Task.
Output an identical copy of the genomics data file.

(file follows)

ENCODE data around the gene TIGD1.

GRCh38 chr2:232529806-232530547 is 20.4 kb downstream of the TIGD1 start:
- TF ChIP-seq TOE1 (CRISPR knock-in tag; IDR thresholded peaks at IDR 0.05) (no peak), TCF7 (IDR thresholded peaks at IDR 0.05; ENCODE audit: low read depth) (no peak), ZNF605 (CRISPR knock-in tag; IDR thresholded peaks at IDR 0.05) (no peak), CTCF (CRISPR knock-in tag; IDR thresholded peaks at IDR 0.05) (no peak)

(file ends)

ENCODE data around the gene TIGD1.

GRCh38 chr2:232529806-232530547 is 20.4 kb downstream of the TIGD1 start:
- TF ChIP-seq TOE1 (CRISPR knock-in tag; IDR thresholded peaks at IDR 0.05) (no peak), TCF7 (IDR thresholded peaks at IDR 0.05; ENCODE audit: low read depth) (no peak), ZNF605 (CRISPR knock-in tag; IDR thresholded peaks at IDR 0.05) (no peak), CTCF (CRISPR knock-in tag; IDR thresholded peaks at IDR 0.05) (no peak)